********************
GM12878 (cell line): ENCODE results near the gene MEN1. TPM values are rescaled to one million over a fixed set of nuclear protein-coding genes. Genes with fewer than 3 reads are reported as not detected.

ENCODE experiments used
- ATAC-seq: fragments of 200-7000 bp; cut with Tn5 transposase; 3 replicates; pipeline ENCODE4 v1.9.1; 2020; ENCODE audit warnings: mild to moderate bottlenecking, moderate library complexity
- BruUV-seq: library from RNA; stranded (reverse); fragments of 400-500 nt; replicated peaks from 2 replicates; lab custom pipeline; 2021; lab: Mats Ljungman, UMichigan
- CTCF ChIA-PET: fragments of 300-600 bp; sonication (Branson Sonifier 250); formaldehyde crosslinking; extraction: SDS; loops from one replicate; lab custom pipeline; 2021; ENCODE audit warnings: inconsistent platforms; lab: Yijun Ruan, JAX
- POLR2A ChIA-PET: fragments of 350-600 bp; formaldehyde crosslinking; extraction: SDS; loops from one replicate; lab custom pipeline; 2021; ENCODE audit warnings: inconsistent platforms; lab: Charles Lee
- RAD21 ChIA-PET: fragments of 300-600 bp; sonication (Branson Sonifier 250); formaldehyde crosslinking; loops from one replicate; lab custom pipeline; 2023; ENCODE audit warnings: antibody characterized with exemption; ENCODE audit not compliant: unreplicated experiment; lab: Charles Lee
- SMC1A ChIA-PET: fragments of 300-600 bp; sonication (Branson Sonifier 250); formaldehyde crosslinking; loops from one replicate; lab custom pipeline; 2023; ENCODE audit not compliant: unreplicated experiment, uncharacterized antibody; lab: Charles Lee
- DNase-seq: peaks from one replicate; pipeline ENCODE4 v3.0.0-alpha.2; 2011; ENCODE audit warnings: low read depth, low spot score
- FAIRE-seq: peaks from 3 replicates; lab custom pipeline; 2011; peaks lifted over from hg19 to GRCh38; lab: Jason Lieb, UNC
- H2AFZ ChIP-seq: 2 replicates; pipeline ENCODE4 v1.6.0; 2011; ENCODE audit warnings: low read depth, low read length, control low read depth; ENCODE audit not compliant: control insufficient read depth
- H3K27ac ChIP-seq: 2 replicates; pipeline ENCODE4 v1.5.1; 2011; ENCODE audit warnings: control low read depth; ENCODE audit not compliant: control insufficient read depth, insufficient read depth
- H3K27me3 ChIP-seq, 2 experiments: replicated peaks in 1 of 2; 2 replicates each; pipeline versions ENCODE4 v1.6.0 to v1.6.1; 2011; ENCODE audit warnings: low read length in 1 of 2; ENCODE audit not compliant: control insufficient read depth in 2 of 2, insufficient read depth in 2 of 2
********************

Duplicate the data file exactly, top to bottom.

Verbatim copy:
GM12878 (cell line): ENCODE results near the gene MEN1. TPM values are rescaled to one million over a fixed set of nuclear protein-coding genes. Genes with fewer than 3 reads are reported as not detected.

ENCODE experiments used
- ATAC-seq: fragments of 200-7000 bp; cut with Tn5 transposase; 3 replicates; pipeline ENCODE4 v1.9.1; 2020; ENCODE audit warnings: mild to moderate bottlenecking, moderate library complexity
- BruUV-seq: library from RNA; stranded (reverse); fragments of 400-500 nt; replicated peaks from 2 replicates; lab custom pipeline; 2021; lab: Mats Ljungman, UMichigan
- CTCF ChIA-PET: fragments of 300-600 bp; sonication (Branson Sonifier 250); formaldehyde crosslinking; extraction: SDS; loops from one replicate; lab custom pipeline; 2021; ENCODE audit warnings: inconsistent platforms; lab: Yijun Ruan, JAX
- POLR2A ChIA-PET: fragments of 350-600 bp; formaldehyde crosslinking; extraction: SDS; loops from one replicate; lab custom pipeline; 2021; ENCODE audit warnings: inconsistent platforms; lab: Charles Lee
- RAD21 ChIA-PET: fragments of 300-600 bp; sonication (Branson Sonifier 250); formaldehyde crosslinking; loops from one replicate; lab custom pipeline; 2023; ENCODE audit warnings: antibody characterized with exemption; ENCODE audit not compliant: unreplicated experiment; lab: Charles Lee
- SMC1A ChIA-PET: fragments of 300-600 bp; sonication (Branson Sonifier 250); formaldehyde crosslinking; loops from one replicate; lab custom pipeline; 2023; ENCODE audit not compliant: unreplicated experiment, uncharacterized antibody; lab: Charles Lee
- DNase-seq: peaks from one replicate; pipeline ENCODE4 v3.0.0-alpha.2; 2011; ENCODE audit warnings: low read depth, low spot score
- FAIRE-seq: peaks from 3 replicates; lab custom pipeline; 2011; peaks lifted over from hg19 to GRCh38; lab: Jason Lieb, UNC
- H2AFZ ChIP-seq: 2 replicates; pipeline ENCODE4 v1.6.0; 2011; ENCODE audit warnings: low read depth, low read length, control low read depth; ENCODE audit not compliant: control insufficient read depth
- H3K27ac ChIP-seq: 2 replicates; pipeline ENCODE4 v1.5.1; 2011; ENCODE audit warnings: control low read depth; ENCODE audit not compliant: control insufficient read depth, insufficient read depth
- H3K27me3 ChIP-seq, 2 experiments: replicated peaks in 1 of 2; 2 replicates each; pipeline versions ENCODE4 v1.6.0 to v1.6.1; 2011; ENCODE audit warnings: low read length in 1 of 2; ENCODE audit not compliant: control insufficient read depth in 2 of 2, insufficient read depth in 2 of 2